- Company reports impairment charges of 21.2 billion rupees
- Indian steel industry suffers from rising imports, JSW says
JSW Steel Ltd., India’s third-biggest producer, swung to a record quarterly loss after a surge in cheap overseas supplies hurt product prices and the rout in commodities forced it to write down some assets overseas.
The group net loss was 9.23 billion rupees ($136 million) in the quarter to Dec. 31, compared with a profit of 3.3 billion rupees a year earlier, the company said on Friday. That compares with an average estimate for a 1.96 billion-rupee loss from 19 analyst forecasts compiled by Bloomberg. Net loss on a stand-alone basis was 41.4 billion rupees after the company set aside 55.96 billion rupees for diminution of investments, loans and advances in its U.S., Chilean and Netherlands units, it said.
Indian steelmakers, like their peers from South Korea to Europe, have been grappling with increased low-priced imports from China as demand in Asia’s top economy contracts for the first time in a generation. In India, producers such as JSW Steel are seeking further protectionist measures from the government in the annual budget next month on top of a safeguard tax and anti-dumping duties imposed last year.
“Global steel demand continues to weaken with lower investment activities and weak manufacturing across most regions,” JSW said in a statement. “Predatory prices of exports continue to intensify trade-remedial measures across most regions.”
Shares of JSW Steel fell 3.2 percent to 1,057.05 rupees in Mumbai on Friday. The stock gained 2.4 percent this month, after posting the first annual loss in four years in 2015.
JSW’s group net sales fell 33 percent to 86.2 billion rupees from a year earlier. In the quarter, total costs fell 27 percent to 85.8 billion rupees as raw material costs tumbled to 49.9 billion rupees from 75.5 billion rupees, according to the statement. On a group basis, JSW recorded impairment charges of 21.2 billion rupees, citing the rout in commodity prices.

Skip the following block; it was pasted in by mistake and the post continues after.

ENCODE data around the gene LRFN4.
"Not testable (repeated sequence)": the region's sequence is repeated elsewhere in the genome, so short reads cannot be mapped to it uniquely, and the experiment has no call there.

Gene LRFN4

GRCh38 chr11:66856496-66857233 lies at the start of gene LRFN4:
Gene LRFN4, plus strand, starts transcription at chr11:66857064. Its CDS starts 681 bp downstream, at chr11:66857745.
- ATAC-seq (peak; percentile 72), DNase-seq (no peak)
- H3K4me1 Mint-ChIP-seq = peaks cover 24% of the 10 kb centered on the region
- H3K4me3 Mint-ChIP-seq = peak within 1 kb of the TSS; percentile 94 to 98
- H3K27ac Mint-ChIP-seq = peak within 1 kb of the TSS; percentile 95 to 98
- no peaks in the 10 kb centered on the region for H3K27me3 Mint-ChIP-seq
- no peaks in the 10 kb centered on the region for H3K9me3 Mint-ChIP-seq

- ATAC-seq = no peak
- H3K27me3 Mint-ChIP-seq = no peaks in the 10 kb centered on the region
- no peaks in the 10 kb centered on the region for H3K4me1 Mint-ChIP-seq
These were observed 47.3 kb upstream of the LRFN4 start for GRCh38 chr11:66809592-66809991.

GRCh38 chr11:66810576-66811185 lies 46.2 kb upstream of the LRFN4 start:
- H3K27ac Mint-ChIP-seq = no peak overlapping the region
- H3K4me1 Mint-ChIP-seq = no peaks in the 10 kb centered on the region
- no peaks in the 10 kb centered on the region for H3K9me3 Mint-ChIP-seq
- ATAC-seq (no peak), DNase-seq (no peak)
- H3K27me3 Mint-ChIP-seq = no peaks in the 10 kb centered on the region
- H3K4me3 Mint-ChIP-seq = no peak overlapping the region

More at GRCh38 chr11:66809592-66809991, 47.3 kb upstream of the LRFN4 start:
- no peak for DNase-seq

The company’s net debt stood at 394.8 billion rupees at the end of December, JSW’s Chief Financial Officer Seshagiri Rao told reporters in Mumbai. China continues to dump steel into India at low prices, hurting domestic companies, he said.
Imports of steel into India jumped 29 percent to 8.39 million tons in the nine months to December as local output declined 1.4 percent to 68.04 million tons, according to Steel Ministry data. The safeguard tax introduced in September and anti-dumping duty in December have failed to arrest the fall in steel prices, which are down about 23 percent to 34 percent year-on-year, Barclays Plc said in a note on Jan. 14.
India plans to impose further safeguards to aid its debt-laden steelmakers by levying a minimum price on imports and studying loan restructuring, Steel Secretary Aruna Sundararajan said last month.
“Indian steel industry is grappling with headwinds of insipid demand, excess supply and pricing pressure driven by a surge in imports at predatory pricing,” JSW said. “This necessitates urgent and adequate measures to check unbridled and unfair imports of steel.”